When I was in 7th grade, I started writing graffiti after seeing a classmate practicing tags in a notebook. This was the late 80s and while train bombing was pretty much over at that point, street bombing was as live as it had ever been. Back then the city was so bombed that the streets were like a public art gallery that put up a fresh exhibit every day and I soaked it all in, way before I ever picked up my first spraycan.
I eventually got my hands on Spraycan Art and Subway Art, the seminal graf books by photographers Martha Cooper and Henry Chalfant. Up to that point my main hobby had been skateboarding, but those days were about to come to an abrupt end. I started boosting paint markers and spraycans from the local stationary and hardware stores and writing my name on every surface I could reach.
I was a fucking toy at the time, but I was completely enamored by the race for “fame”. I grew up in Yonkers, but I was never a Yonkers kid if that makes any sense. I love my hometown to death, but that shit was too quiet and insular for me. I needed action and excitement and I wasn’t going to find it in Westchester. Around the same time that I started writing, I reconnected with an old grade school friend who also wrote and we started travelling to the city every chance we got. A couple of years later, when I got to high school, I met a bunch of Dominican kids from Washington Heights who were also heavy into graf.
Now I was heading straight to the city everyday after school. Hopping the train, boosting, smoking weed and of course writing on everything. As anybody who grew up in NYC can tell you, the boroughs are a wonderland for mischievous kids. This was especially true during the early 90s. There was so much to see and get into and you could be anywhere within an hour with a quick jump over a turnstile.
It was during this era that I was introduced to graf scene in the West Village by my brother CHEZ TIN. The corner of West 3rd Street and 6th Avenue was the de facto meeting spot for many of the active young writers in the city and on any given day you could bump into guys who were straight up celebrities in the graf world. At the time, The Vill was an entirely different place than it is now. You could still cop weed in Washington Square Park, and NYU and Mayor Bloomberg hadn’t yet turned the whole neighborhood into a playground for rich college kids from out of town. The area was somewhat bougie for sure, but there was still a griminess to it that was very much typical of 90s New York.
To say that the RFC crew ran that corner and the surrounding neighborhood would be an understatement. This was the height of the Polo/Hilfiger/North Face era and if you were walking through that intersection shining, you had better have known somebody or you were getting got. Pockets were dug hourly. Beatdowns were handed out like club flyers. As a writer, I was very much familiar with RFC and their reputation as bombers and hooligans. Through CHEZ, I was introduced to a bunch of people from the crew, one of which was co-founder RAST.
Having heard stories from CHEZ and others and being in tune with the graf world, I had this image in my mind of a 6-foot tall, cock diesel Riker’s Island alumni. When I finally met homeboy, you can imagine my surprise when I was instead introduced to a short, skinny little kid with dreads that looked like he barely weighed 100 pounds soaking wet. This was the gangster RAST? Leader of RFC and scourge of The Vill? That shit didn’t make any sense, but sure enough, this was the guy and he was putting in work as advertised.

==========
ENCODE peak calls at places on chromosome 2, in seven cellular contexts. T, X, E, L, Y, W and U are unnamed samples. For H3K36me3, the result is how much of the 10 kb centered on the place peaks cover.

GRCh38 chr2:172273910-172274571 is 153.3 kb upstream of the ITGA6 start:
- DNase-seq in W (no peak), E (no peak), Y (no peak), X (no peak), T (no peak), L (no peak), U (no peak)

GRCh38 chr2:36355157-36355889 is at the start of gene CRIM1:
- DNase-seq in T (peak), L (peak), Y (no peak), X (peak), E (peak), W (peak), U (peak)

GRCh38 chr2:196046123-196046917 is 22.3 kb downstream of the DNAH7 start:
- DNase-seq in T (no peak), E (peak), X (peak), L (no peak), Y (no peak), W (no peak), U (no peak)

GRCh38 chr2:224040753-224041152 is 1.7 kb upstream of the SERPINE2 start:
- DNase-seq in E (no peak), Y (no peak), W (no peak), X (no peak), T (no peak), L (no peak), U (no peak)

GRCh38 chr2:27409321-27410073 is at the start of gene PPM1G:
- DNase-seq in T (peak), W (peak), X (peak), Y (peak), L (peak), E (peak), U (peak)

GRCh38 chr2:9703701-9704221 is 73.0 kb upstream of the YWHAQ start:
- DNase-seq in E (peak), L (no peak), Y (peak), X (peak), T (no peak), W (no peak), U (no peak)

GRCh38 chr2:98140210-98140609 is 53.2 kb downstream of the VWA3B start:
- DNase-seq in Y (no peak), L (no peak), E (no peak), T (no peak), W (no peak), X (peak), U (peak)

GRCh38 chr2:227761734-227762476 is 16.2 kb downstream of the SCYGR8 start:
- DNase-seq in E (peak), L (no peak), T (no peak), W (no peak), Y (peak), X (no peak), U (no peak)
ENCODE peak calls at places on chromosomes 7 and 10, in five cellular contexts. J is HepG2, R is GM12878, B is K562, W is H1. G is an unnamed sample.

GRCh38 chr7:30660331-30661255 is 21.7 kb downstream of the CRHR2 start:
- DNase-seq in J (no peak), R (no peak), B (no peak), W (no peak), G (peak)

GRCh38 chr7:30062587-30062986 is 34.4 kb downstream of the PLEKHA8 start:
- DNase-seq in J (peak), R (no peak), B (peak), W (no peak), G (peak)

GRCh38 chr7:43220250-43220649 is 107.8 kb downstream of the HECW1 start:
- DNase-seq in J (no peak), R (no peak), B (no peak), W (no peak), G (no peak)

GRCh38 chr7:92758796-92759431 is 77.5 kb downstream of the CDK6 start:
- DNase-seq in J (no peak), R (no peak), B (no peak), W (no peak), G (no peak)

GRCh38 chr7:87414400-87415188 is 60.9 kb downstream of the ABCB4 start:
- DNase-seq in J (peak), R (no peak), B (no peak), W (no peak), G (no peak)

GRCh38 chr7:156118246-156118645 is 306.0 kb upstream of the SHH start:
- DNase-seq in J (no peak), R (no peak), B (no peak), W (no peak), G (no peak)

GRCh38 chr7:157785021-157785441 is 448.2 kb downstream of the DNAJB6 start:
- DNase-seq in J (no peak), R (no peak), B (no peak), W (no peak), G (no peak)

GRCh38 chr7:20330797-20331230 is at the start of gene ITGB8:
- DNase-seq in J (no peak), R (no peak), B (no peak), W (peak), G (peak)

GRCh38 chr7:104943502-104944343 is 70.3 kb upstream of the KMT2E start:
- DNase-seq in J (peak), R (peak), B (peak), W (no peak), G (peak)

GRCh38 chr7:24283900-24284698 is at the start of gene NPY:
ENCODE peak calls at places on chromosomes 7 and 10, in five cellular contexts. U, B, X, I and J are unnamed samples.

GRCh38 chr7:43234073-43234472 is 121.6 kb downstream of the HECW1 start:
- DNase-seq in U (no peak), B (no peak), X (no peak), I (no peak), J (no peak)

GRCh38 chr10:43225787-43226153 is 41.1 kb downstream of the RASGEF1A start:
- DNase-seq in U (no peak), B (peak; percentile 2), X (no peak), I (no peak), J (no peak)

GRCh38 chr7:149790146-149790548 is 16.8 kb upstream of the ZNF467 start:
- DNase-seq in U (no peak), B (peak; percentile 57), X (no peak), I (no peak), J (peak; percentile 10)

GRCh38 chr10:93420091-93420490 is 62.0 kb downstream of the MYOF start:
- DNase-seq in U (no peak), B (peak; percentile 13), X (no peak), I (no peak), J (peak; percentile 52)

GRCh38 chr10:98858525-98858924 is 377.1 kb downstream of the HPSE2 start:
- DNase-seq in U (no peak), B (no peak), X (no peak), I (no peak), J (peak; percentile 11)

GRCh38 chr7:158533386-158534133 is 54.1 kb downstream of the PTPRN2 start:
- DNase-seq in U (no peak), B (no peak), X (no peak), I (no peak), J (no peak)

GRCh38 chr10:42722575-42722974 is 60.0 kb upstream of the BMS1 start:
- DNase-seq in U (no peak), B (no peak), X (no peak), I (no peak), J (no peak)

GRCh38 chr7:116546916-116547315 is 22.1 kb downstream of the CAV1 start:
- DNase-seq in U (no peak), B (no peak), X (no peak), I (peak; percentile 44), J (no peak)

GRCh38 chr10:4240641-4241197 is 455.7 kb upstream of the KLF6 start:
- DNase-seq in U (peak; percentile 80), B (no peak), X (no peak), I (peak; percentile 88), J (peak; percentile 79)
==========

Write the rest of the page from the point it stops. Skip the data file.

SEDI, an RFC capo who held down West 3rd on the daily, was one of the first writers I met down there. He was a goon like the rest of them, but he was also one of the coolest cats you would ever meet in an extremely cutthroat subculture. He told me I could push RFC, but I never really did because of the unwritten politics of the graffiti world. I was out there for sure, but I wasn’t known by every bomber in the crew and if writers see you pushing their team and they don’t know you, there’s a good chance you’re gonna get crossed out. Then you have no choice but to step to whoever did it and that wasn’t a situation I was trying to get myself into. Besides, I repped 5X7, my boy SIL’s crew from Uptown and those were the cats that I ran with on the daily. We eventually lost SIL and SEDI under tragic circumstances, but they both hold a special place in my heart to this day.
I spent a good part of the early 90s running around The Vill and the rest of the city getting into whatever trouble I could find. Througout those years, which I still look back on as some of the best of my life, I was heavily influenced by the RFC crew. From grafitti, to fashion, the club scene and the boosting lifestyle, those kids set the standard and everybody else tried to keep up. The first kid I ever saw P-Wing’d down from head to toe was an RFC cat. The first time I ever saw somebody walk out of a hardware store with a shopping cart full of spraypaint, it was a dude from RFC. Be clear: there were writers putting in serious work Uptown like my boy SEGE and my late brother EDONE, and I certainly learned alot from them, but those days I spent in The Vill played a huge role in who I am today.
So that’s the backstory. Please head over to the Mass Appeal site, or pick up the new issue, and check out Running From Cops: A Hip-Hop Odyssey, I don’t think you’ll be disappointed. It tells RAST’s life story from his days growing up in the Bronx and Manhattan, living in welfare hotels and stealing to survive, to his rise as a NYC street celebrity, his time in prison and his eventual redemption and current aspirations as a rapper. It’s a great read and I’m extremely excited that the world finally gets to hear about an era in NYC history that influenced me so profoundly but was very nearly lost to time.
Illustration by Adnauseum
UPDATED: RAST’s debut project, Across West 3rd Street, is out now.